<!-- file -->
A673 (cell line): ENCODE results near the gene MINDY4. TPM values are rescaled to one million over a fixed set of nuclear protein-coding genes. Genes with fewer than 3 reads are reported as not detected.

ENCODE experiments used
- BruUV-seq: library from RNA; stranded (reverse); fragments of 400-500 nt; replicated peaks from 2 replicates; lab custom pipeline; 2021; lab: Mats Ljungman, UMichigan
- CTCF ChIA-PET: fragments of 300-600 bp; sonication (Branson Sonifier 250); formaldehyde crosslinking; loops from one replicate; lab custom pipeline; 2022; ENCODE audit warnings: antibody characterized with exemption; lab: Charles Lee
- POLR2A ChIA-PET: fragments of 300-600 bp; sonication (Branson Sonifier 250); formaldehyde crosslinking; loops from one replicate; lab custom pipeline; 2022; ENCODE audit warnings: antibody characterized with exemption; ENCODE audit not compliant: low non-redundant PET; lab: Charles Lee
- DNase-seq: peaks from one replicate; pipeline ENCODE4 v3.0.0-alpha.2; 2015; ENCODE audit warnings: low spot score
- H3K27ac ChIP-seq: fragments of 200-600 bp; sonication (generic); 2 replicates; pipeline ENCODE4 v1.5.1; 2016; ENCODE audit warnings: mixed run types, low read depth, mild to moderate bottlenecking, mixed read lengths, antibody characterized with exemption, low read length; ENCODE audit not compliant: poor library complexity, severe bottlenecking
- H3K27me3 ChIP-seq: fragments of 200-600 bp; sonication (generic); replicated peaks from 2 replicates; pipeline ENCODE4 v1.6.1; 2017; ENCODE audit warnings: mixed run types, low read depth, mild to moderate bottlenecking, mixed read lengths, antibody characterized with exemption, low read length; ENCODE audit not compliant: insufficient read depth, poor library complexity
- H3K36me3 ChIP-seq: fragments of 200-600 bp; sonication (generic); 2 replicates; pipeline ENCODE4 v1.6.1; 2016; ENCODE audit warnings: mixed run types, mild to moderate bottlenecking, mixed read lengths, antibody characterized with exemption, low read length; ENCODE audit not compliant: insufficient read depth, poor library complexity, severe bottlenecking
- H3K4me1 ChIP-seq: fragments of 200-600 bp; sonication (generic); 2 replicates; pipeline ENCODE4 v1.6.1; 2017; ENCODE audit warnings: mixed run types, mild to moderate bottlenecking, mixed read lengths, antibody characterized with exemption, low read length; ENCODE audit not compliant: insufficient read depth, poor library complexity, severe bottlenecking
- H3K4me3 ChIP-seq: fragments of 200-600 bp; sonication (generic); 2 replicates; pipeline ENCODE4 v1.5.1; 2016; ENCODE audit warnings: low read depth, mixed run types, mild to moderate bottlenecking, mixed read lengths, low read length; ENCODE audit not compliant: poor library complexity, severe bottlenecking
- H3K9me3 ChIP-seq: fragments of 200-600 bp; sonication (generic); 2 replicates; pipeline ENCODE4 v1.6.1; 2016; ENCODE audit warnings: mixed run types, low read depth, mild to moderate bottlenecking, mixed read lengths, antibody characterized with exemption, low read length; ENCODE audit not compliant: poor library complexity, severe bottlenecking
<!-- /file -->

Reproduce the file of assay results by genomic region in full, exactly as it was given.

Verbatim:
A673 (cell line): ENCODE results near the gene MINDY4. TPM values are rescaled to one million over a fixed set of nuclear protein-coding genes. Genes with fewer than 3 reads are reported as not detected.

ENCODE experiments used
- BruUV-seq: library from RNA; stranded (reverse); fragments of 400-500 nt; replicated peaks from 2 replicates; lab custom pipeline; 2021; lab: Mats Ljungman, UMichigan
- CTCF ChIA-PET: fragments of 300-600 bp; sonication (Branson Sonifier 250); formaldehyde crosslinking; loops from one replicate; lab custom pipeline; 2022; ENCODE audit warnings: antibody characterized with exemption; lab: Charles Lee
- POLR2A ChIA-PET: fragments of 300-600 bp; sonication (Branson Sonifier 250); formaldehyde crosslinking; loops from one replicate; lab custom pipeline; 2022; ENCODE audit warnings: antibody characterized with exemption; ENCODE audit not compliant: low non-redundant PET; lab: Charles Lee
- DNase-seq: peaks from one replicate; pipeline ENCODE4 v3.0.0-alpha.2; 2015; ENCODE audit warnings: low spot score
- H3K27ac ChIP-seq: fragments of 200-600 bp; sonication (generic); 2 replicates; pipeline ENCODE4 v1.5.1; 2016; ENCODE audit warnings: mixed run types, low read depth, mild to moderate bottlenecking, mixed read lengths, antibody characterized with exemption, low read length; ENCODE audit not compliant: poor library complexity, severe bottlenecking
- H3K27me3 ChIP-seq: fragments of 200-600 bp; sonication (generic); replicated peaks from 2 replicates; pipeline ENCODE4 v1.6.1; 2017; ENCODE audit warnings: mixed run types, low read depth, mild to moderate bottlenecking, mixed read lengths, antibody characterized with exemption, low read length; ENCODE audit not compliant: insufficient read depth, poor library complexity
- H3K36me3 ChIP-seq: fragments of 200-600 bp; sonication (generic); 2 replicates; pipeline ENCODE4 v1.6.1; 2016; ENCODE audit warnings: mixed run types, mild to moderate bottlenecking, mixed read lengths, antibody characterized with exemption, low read length; ENCODE audit not compliant: insufficient read depth, poor library complexity, severe bottlenecking
- H3K4me1 ChIP-seq: fragments of 200-600 bp; sonication (generic); 2 replicates; pipeline ENCODE4 v1.6.1; 2017; ENCODE audit warnings: mixed run types, mild to moderate bottlenecking, mixed read lengths, antibody characterized with exemption, low read length; ENCODE audit not compliant: insufficient read depth, poor library complexity, severe bottlenecking
- H3K4me3 ChIP-seq: fragments of 200-600 bp; sonication (generic); 2 replicates; pipeline ENCODE4 v1.5.1; 2016; ENCODE audit warnings: low read depth, mixed run types, mild to moderate bottlenecking, mixed read lengths, low read length; ENCODE audit not compliant: poor library complexity, severe bottlenecking
- H3K9me3 ChIP-seq: fragments of 200-600 bp; sonication (generic); 2 replicates; pipeline ENCODE4 v1.6.1; 2016; ENCODE audit warnings: mixed run types, low read depth, mild to moderate bottlenecking, mixed read lengths, antibody characterized with exemption, low read length; ENCODE audit not compliant: poor library complexity, severe bottlenecking